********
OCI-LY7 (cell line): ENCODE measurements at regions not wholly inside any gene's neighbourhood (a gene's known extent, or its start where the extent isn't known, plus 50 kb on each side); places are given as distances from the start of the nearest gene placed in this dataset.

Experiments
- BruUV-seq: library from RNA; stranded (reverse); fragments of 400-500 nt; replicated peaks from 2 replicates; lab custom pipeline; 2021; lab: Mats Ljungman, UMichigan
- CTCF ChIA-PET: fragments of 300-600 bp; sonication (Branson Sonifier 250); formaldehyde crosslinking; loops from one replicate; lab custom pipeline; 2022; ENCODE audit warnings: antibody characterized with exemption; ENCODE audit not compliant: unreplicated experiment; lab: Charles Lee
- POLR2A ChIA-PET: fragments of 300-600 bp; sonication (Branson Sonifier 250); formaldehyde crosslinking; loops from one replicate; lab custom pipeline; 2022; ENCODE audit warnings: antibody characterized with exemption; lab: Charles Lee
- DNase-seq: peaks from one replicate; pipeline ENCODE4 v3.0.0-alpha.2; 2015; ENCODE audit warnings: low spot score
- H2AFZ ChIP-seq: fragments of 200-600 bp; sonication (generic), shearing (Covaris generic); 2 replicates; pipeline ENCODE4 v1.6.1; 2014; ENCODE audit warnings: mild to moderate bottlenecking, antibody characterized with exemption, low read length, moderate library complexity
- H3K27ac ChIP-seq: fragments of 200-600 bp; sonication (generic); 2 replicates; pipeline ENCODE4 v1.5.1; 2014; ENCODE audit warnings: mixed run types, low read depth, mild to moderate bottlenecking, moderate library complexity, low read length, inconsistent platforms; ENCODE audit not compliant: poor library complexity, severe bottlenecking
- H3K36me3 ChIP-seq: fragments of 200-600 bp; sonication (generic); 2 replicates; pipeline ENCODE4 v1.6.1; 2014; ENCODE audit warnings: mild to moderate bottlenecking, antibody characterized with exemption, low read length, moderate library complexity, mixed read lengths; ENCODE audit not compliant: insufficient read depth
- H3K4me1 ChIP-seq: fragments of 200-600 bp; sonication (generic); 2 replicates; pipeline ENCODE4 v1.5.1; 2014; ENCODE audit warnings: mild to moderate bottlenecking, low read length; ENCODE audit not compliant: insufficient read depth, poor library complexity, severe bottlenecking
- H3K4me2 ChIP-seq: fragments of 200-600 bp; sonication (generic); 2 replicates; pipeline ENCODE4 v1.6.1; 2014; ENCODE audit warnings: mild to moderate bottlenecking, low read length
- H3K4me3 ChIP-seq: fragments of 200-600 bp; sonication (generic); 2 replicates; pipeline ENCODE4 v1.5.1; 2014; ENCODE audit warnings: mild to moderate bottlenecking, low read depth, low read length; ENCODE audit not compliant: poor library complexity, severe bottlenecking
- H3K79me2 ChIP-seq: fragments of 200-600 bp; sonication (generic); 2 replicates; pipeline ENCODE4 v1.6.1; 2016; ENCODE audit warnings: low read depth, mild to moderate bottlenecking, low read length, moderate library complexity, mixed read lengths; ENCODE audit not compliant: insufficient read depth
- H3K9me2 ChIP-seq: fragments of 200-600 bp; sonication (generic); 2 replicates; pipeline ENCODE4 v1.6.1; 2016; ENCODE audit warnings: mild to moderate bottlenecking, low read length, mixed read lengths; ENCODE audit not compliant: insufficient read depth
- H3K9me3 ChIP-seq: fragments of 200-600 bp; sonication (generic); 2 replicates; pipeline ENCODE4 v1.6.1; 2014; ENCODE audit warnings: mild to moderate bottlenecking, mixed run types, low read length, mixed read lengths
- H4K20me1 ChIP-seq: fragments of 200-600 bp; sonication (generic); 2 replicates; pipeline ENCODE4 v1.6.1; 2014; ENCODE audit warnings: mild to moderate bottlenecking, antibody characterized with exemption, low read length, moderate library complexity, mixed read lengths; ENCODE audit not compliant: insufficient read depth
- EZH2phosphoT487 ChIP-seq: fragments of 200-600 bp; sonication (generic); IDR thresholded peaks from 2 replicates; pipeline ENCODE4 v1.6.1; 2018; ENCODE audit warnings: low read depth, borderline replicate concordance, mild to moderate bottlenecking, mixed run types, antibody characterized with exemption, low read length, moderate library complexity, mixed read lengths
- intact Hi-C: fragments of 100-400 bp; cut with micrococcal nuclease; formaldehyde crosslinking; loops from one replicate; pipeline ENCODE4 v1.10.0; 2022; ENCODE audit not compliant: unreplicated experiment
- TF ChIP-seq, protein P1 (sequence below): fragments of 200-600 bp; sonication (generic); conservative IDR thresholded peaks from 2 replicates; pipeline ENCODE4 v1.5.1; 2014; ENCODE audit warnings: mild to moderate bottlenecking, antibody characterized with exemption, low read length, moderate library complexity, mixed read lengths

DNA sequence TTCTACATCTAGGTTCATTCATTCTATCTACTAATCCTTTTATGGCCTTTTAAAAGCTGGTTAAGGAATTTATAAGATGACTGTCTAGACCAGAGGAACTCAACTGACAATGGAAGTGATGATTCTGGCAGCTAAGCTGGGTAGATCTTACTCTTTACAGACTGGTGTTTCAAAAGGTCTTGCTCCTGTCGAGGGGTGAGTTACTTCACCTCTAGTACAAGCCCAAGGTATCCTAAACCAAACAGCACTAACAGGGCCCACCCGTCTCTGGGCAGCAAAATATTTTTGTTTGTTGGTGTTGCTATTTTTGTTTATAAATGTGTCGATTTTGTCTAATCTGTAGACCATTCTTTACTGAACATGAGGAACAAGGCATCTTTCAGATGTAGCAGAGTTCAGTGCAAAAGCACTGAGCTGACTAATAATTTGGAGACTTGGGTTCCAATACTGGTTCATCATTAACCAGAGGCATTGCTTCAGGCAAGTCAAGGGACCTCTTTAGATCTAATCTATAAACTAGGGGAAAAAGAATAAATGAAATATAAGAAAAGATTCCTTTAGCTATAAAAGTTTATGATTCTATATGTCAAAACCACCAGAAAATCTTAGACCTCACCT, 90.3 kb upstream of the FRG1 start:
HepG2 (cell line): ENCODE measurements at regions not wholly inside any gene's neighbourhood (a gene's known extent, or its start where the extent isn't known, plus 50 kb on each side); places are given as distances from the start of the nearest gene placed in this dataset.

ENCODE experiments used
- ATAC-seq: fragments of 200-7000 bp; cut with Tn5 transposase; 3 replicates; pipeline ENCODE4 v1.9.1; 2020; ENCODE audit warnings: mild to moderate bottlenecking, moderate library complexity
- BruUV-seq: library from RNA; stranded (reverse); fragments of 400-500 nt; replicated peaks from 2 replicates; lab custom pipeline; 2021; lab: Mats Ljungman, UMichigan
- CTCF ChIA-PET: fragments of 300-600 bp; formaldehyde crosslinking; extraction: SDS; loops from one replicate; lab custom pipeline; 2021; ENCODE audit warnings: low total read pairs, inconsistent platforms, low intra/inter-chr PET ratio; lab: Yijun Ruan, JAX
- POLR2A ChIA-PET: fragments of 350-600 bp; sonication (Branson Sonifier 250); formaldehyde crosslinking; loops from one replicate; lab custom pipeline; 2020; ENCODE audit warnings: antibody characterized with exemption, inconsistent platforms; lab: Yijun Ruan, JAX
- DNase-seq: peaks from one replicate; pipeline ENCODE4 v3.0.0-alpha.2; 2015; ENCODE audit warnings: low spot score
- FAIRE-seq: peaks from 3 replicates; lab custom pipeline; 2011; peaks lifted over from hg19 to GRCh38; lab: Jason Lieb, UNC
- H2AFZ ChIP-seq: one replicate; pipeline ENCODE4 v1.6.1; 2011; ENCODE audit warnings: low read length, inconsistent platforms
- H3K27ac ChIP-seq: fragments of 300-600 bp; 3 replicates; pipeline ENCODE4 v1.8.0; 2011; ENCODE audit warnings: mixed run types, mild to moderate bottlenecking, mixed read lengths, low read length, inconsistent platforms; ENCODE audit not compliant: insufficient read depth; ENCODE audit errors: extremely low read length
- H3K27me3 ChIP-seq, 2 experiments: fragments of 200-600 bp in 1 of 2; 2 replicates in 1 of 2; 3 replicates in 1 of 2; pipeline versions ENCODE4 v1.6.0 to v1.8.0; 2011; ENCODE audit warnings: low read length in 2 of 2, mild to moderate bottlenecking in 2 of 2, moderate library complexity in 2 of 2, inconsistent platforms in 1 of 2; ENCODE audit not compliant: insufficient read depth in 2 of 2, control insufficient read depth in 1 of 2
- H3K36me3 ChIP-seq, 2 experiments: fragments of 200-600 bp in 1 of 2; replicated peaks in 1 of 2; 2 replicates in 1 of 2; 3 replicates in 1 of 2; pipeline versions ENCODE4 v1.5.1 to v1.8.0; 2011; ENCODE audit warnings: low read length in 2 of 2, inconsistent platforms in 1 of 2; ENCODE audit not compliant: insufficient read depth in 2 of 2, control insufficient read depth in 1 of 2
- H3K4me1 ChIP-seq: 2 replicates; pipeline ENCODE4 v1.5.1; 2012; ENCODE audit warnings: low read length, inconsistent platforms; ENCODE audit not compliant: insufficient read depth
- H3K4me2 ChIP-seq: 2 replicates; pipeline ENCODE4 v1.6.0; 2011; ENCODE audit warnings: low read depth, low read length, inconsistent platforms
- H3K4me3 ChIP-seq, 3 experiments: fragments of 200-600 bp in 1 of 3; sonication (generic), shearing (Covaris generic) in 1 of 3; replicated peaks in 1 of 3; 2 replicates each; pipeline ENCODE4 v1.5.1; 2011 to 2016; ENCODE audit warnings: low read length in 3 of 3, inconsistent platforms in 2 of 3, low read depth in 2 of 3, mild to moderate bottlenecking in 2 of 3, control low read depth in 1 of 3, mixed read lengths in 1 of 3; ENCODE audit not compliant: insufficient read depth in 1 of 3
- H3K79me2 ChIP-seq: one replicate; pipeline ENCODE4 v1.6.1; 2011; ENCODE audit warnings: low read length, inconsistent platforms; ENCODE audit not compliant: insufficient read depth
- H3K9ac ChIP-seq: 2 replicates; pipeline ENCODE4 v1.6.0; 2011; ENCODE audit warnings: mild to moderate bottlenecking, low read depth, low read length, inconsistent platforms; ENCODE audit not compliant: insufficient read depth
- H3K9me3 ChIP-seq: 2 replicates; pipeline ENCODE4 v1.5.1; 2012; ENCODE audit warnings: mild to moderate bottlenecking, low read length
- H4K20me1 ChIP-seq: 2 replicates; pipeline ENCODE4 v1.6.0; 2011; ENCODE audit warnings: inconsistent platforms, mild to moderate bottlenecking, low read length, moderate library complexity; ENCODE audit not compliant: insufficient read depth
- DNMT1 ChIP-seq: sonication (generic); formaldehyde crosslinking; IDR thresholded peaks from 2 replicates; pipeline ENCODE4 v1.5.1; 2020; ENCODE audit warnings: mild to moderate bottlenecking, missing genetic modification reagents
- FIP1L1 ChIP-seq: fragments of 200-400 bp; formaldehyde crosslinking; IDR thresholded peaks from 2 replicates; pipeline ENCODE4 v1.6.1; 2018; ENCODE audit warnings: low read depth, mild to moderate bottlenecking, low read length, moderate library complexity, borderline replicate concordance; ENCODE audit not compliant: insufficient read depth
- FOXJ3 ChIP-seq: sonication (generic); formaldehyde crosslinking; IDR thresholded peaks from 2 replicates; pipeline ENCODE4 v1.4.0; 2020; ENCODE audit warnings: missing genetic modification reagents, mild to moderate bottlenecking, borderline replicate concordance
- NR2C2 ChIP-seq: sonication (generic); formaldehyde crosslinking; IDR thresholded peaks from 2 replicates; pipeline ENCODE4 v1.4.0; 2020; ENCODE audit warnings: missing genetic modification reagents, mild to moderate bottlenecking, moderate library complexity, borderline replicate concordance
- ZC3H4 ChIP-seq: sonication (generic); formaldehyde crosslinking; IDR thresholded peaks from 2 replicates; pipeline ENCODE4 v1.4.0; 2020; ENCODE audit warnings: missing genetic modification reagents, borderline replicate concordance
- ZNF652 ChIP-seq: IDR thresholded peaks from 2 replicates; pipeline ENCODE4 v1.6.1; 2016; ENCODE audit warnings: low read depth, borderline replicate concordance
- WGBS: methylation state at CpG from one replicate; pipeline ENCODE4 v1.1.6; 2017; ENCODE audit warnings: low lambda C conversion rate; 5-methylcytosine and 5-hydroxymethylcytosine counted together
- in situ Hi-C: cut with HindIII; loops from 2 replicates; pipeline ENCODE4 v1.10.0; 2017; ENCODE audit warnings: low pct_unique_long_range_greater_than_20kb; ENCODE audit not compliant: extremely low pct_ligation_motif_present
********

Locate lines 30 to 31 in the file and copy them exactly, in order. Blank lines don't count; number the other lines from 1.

- H3K27ac ChIP-seq: fragments of 300-600 bp; 3 replicates; pipeline ENCODE4 v1.8.0; 2011; ENCODE audit warnings: mixed run types, mild to moderate bottlenecking, mixed read lengths, low read length, inconsistent platforms; ENCODE audit not compliant: insufficient read depth; ENCODE audit errors: extremely low read length
- H3K27me3 ChIP-seq, 2 experiments: fragments of 200-600 bp in 1 of 2; 2 replicates in 1 of 2; 3 replicates in 1 of 2; pipeline versions ENCODE4 v1.6.0 to v1.8.0; 2011; ENCODE audit warnings: low read length in 2 of 2, mild to moderate bottlenecking in 2 of 2, moderate library complexity in 2 of 2, inconsistent platforms in 1 of 2; ENCODE audit not compliant: insufficient read depth in 2 of 2, control insufficient read depth in 1 of 2